Trying to push universal medical coverage to the top of the ’08 agenda, the country’s largest healthcare union, SEIU, summoned the candidates to a Sin City forum on the issue on March 24. And all of the Democratic contenders except Senator Joseph Biden showed up, not only to present their respective plans but also to court the crucial union vote.
The endorsement of organized labor, a powerful and growing force in Nevada politics, will be central to any Democratic candidate wishing to carry the state. With the January 19 Nevada primary coming second in the country–only five days after the kick-off Iowa caucuses–winning here could fuel momentum going into the mega-Super Tuesday of February 5, when Californians and as much as half the rest of the country will be voting.
The seven Democratic contenders who appeared before the crowd of 1,000 union activists and students at the University of Nevada, Las Vegas, all vowed to provide affordable universal coverage if elected, but only former North Carolina Senator John Edwards presented a plan with any significant details. “One of the reasons that I want to be President of the United States is to make sure that every woman and every person in America gets the same kind of things that we have,” Edwards said, referring to the recent announcement that his wife, Elizabeth, will be in cancer treatment for the rest of her life. Edwards was also the only candidate who unflinchingly supported a tax increase, which he said would be necessary to pay the $90-120 billion per year price tag on his plan. Anybody saying otherwise, he said, is likely trying to sell the voters “a bridge in Brooklyn.” He proposed reaping that revenue by reversing the Bush Administration tax cuts for the wealthy. And in a moment that drew some of the loudest applause, Edwards challenged his rivals to be equally forthright: “I think the [next] President needs to be honest and that starts here.”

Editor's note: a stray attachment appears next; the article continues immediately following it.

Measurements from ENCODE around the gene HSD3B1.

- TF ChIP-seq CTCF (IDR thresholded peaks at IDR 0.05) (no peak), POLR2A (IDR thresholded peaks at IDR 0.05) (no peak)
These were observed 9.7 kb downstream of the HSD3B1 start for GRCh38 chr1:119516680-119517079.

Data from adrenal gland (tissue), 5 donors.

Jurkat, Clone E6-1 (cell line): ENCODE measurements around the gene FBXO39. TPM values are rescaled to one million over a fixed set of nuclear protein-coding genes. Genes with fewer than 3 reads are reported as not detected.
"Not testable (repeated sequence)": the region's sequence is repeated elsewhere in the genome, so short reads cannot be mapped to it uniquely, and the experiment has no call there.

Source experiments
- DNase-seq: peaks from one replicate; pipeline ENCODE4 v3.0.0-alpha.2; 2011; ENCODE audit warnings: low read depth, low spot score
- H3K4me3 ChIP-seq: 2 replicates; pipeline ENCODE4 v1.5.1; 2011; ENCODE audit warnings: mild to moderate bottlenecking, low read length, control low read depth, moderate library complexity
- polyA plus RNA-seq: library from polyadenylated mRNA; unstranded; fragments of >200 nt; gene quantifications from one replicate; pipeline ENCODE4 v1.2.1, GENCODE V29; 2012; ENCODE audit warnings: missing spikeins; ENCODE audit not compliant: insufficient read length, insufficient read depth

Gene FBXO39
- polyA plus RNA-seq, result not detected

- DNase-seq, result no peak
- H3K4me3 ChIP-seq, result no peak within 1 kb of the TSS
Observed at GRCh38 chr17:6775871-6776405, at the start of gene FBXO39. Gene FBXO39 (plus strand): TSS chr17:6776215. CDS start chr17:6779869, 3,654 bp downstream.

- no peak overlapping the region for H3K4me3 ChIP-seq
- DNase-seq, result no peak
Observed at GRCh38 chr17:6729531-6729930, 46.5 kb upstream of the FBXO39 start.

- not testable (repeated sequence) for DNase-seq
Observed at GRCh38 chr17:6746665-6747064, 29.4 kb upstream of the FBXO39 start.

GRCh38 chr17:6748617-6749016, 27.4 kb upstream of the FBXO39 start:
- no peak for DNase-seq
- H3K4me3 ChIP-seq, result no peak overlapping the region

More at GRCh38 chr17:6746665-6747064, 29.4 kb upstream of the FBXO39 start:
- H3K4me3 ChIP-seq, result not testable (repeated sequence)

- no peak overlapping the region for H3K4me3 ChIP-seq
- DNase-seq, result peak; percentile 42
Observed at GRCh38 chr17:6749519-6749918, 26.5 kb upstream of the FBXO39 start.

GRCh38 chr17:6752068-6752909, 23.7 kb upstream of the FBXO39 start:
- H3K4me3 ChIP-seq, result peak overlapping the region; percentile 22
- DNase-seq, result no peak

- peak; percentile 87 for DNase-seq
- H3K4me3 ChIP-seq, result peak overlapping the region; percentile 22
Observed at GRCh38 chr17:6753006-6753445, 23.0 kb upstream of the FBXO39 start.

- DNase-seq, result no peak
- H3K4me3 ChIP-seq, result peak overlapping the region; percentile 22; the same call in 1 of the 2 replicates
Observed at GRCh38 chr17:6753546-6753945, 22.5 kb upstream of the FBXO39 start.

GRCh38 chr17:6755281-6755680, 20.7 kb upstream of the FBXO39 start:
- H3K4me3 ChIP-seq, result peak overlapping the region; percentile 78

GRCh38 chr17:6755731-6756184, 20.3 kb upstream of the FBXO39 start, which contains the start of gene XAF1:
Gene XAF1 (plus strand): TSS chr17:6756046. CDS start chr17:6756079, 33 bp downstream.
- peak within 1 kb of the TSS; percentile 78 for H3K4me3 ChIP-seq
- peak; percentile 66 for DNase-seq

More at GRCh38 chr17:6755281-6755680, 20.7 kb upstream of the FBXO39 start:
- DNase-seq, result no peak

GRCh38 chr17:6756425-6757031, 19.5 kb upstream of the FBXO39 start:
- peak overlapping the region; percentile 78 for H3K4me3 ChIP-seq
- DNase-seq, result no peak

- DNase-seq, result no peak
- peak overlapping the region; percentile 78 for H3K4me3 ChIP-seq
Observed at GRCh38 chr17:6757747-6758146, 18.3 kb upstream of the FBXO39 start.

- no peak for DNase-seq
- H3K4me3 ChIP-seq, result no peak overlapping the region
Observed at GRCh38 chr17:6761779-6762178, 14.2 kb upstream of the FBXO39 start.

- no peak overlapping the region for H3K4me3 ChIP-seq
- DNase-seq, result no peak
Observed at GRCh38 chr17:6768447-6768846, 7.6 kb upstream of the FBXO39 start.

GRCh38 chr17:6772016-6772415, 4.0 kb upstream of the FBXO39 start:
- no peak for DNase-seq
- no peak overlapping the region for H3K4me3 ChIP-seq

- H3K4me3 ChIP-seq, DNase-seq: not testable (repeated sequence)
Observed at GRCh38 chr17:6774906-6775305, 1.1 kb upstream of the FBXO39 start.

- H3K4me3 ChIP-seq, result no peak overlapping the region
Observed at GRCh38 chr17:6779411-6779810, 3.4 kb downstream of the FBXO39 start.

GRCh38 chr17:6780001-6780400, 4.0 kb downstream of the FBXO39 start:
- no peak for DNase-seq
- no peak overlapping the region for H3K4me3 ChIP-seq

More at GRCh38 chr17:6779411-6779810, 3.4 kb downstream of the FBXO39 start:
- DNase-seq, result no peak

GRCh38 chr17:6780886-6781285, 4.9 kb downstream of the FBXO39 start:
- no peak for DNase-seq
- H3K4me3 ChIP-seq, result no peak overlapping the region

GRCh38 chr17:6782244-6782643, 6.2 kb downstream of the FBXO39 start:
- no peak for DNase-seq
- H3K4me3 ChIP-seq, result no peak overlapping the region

Senator Hillary Clinton made an unusually spirited presentation, though one that was less specific than Edwards’s, and she has not accepted the idea of raising taxes. She put her emphasis on legislation she is sponsoring that would prohibit discrimination against policyholders who have previous medical conditions. Senator Barack Obama, whose insurgent campaign has suffered from accusations of dealing too much in platitudes, came surprisingly unarmed with a specific plan. He insisted it was political leadership that counted, not a blueprint. “Every four years, somebody trots out a healthcare plan,” he said. “The question is: Do we have the political will and sense of urgency to actually get it done? I want to be held accountable to get it done.”
Despite differences in the Democrats’ financing approaches, their unified vow to achieve universal coverage was sweet music to the ears of the forum organizers. The 1.8 million-member SEIU is the country’s wealthiest PAC, and it makes no secret of wanting to use its clout to make universal healthcare central to the ’08 campaign. “So far there’s been lots of glitz and glamour and talk of Hollywood fundraisers,” SEIU president Andy Stern said in an interview. “We intend to make this campaign about real issues.”